Damn Shin splints!

  • Posted by a hidden member.
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    Nov 21, 2011 5:54 PM GMT
    So I started a cardio routine a couple weeks of 2 miles a day. Everything was fine, until a week in or so, I started getting pretty bad shin-splints. I've never had them this often before. I honestly don't know what could be causing them. I don't have flat feet, and I'm running properly (at least as I always have) and never had a problem with it before.

    Any advice on what I should do?/
  • Posted by a hidden member.
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    Nov 21, 2011 7:42 PM GMT
    Did you get proper running shoes, and advice on the fit from a pro? It does make a difference.
  • Posted by a hidden member.
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    Nov 21, 2011 7:43 PM GMT
    TOns of topics on this already. search the discussion boards for a plethera of suggestions.

    a few suggestions - get new shoes. ice your shins. use a foam roller on your shins. if you are running on a treadmill put the incline on 2 to 3. after a while they will go away.
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    Nov 21, 2011 7:49 PM GMT
    eChav saidSo I started a cardio routine a couple weeks of 2 miles a day. Everything was fine, until a week in or so, I started getting pretty bad shin-splints. I've never had them this often before. I honestly don't know what could be causing them. I don't have flat feet, and I'm running properly (at least as I always have) and never had a problem with it before.

    Any advice on what I should do?/


    Shin splints are usually caused by improper technique, often when the soles of your shoes are wearing out. If you find that the lateral side of your shoes (outside of your body) are wearing out, particularly at the heel, you're landing on the outside of your foot and rolling inwards...that usually causes the painful shin splints. If you go to a running specialist, they can analyze your movements, and will show you a pair of shoes that can correct it.

    Hope it helps
  • nwguy1027

    Posts: 29

    Nov 21, 2011 8:07 PM GMT
    shin splints unfortunately can be caused by a number of different things, and can be a number of different injuries. In your case, it is probably muscle fatigue from previous runs causing stress in places that aren't meant to take the load. The things people said above should help (ie, running on softer surfaces, changing your shoes, and icing), but you really shouldn't be running more than 4 or 5 days a week especially if you are just getting into it. If you really insist on doing cardio every single day, try getting on a bike a few days a week. Your muscles need the days off to recover, or the shin splints will continue. Also instead of resting ice on your shins try using an ice cup and massaging your shins with it (I know its cold but only for 3-5 minutes at a time). Good luck!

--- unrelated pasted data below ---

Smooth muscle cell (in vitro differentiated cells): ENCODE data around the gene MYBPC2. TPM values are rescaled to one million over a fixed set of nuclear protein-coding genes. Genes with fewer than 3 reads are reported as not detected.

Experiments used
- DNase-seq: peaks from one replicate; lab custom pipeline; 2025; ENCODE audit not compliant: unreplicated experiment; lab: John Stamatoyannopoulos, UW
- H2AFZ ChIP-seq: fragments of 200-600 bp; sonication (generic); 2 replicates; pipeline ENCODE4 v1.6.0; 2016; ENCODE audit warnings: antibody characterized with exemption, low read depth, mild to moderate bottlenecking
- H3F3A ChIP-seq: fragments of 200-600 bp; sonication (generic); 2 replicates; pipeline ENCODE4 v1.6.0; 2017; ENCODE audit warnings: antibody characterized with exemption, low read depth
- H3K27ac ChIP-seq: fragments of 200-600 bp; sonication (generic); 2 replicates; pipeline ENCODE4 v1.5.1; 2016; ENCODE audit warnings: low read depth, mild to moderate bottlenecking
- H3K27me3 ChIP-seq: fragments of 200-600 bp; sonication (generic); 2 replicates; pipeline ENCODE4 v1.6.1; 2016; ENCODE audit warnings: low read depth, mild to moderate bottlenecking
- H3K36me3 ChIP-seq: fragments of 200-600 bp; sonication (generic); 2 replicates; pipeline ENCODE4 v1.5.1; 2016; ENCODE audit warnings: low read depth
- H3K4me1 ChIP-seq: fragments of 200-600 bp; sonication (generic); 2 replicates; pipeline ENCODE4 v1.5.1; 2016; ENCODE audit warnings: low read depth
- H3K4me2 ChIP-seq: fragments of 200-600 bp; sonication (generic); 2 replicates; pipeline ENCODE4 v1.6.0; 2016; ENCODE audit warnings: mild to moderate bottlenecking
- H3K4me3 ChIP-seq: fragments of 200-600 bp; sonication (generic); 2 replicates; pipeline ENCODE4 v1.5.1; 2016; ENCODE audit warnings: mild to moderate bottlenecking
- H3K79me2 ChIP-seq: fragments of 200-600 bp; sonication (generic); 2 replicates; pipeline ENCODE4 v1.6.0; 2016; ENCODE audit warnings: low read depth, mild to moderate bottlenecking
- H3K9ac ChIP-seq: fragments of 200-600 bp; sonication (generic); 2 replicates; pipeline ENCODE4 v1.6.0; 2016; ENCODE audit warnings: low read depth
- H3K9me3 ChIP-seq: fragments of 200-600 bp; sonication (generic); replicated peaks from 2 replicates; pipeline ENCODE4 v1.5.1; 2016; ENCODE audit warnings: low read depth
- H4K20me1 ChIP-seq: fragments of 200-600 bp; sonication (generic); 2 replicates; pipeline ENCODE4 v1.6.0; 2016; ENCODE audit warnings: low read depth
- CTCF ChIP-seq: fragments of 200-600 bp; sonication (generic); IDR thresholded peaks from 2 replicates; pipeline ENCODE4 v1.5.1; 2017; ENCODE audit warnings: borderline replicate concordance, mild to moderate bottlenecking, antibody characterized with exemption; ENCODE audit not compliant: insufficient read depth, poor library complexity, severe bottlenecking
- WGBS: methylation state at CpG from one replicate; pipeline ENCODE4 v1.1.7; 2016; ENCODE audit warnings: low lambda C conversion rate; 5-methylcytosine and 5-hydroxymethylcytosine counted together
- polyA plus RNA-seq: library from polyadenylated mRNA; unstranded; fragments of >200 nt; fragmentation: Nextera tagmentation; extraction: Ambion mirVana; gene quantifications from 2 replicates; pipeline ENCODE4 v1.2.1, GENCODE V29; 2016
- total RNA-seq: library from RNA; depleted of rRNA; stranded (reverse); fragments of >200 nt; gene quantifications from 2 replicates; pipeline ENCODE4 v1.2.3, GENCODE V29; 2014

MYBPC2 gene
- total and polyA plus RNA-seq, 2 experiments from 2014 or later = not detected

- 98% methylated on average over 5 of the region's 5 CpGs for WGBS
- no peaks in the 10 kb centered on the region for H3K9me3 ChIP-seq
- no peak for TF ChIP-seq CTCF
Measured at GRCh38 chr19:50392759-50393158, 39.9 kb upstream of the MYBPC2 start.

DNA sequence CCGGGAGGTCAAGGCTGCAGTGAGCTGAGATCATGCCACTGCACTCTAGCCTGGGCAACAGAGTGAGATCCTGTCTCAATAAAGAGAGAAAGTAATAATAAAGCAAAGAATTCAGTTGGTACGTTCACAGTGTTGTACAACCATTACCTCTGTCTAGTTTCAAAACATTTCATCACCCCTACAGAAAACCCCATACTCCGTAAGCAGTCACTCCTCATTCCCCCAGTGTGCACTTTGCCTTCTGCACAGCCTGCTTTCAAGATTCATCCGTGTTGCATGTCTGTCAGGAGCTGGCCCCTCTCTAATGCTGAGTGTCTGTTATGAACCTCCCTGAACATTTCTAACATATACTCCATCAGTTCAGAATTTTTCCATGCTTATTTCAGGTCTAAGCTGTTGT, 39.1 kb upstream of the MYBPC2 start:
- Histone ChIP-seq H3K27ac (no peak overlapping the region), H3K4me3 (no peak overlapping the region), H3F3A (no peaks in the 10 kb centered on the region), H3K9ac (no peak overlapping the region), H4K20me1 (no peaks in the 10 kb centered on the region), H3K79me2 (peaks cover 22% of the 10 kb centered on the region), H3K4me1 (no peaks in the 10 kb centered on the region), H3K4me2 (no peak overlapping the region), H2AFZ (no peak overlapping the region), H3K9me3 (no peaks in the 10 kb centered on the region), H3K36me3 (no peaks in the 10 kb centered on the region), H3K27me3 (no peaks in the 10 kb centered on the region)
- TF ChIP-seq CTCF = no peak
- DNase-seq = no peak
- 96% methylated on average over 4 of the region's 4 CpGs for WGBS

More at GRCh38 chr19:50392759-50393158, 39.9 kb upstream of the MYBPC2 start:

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    Nov 22, 2011 12:31 AM GMT
    The above are all good recommendations. Shin splints can also be a result of being flat-footed. See your doctor to get a podiatrist referral, if you need one. Over the counter orthotics can be beneficial, but you really should be fitted and NOT with the step-into-the-sponge type fitting. That is a cheap way of doing it and not truly accurate.

    I know, as a former runner I developed flat-feet and needed them. I was able to continue running for another 6 years before my knees said 27 years was enough.

    Good luck.
  • MikemikeMike

    Posts: 6932

    Nov 22, 2011 6:49 PM GMT
    Shin Splint help!

    I learned this from a knowledgeable physical therapist and it worked well!! With your right leg and right hand-Run your thumb on the left side of your shin past the shin bone and your pointer and middle finger down the other side past the bone apply strong pressure and rub you shin up and down. Use lotion or you will lose leg hair. He called it stripping the shin. It hurts a bit- not alot. You can do this twice a day-no more. Relief may take a few days for some right away.

    Also same hand same fingers- sit in a chair bend your knee at a right angle foot flat on the floor in running shoes. Lay your right hand on you right knee pointer finger(index finger) over your knee cap. With your thumb on the left side of your right knee at the muscle ligament and your middle finger and third finger on the right side outer tendeon squeeze hard and hold for 20 seconds, then immediately lift your right hand of and place it face down over your knee find the soft tendon right below your knee cap and push in with decent pressure for 7-8 seconds with all three fingers and hold steady pressure, then release your grip, lift your leg about 6 inches off the ground and drive your heel to the floor with force like a stomp(make sure you have a good running sneaker on.) Now walk around and the shin splint pain will dissapear. Then repeat it on the other leg. Always right hand to right knee and left hand to left knee. You will feel a noticable difference right away. He called this resetting the knee. Don't do these more than once a day.

    If you are doing this it is easier if someone reads you this while you concentrate on doing it right.

    Hope this helps
    Mike-- let me know!!!

    It really worked for me and some of my friends who are distance runners. I am not a Dr. but it did work and I trusted the PT who gave me the advice. i no longer get shin splints.


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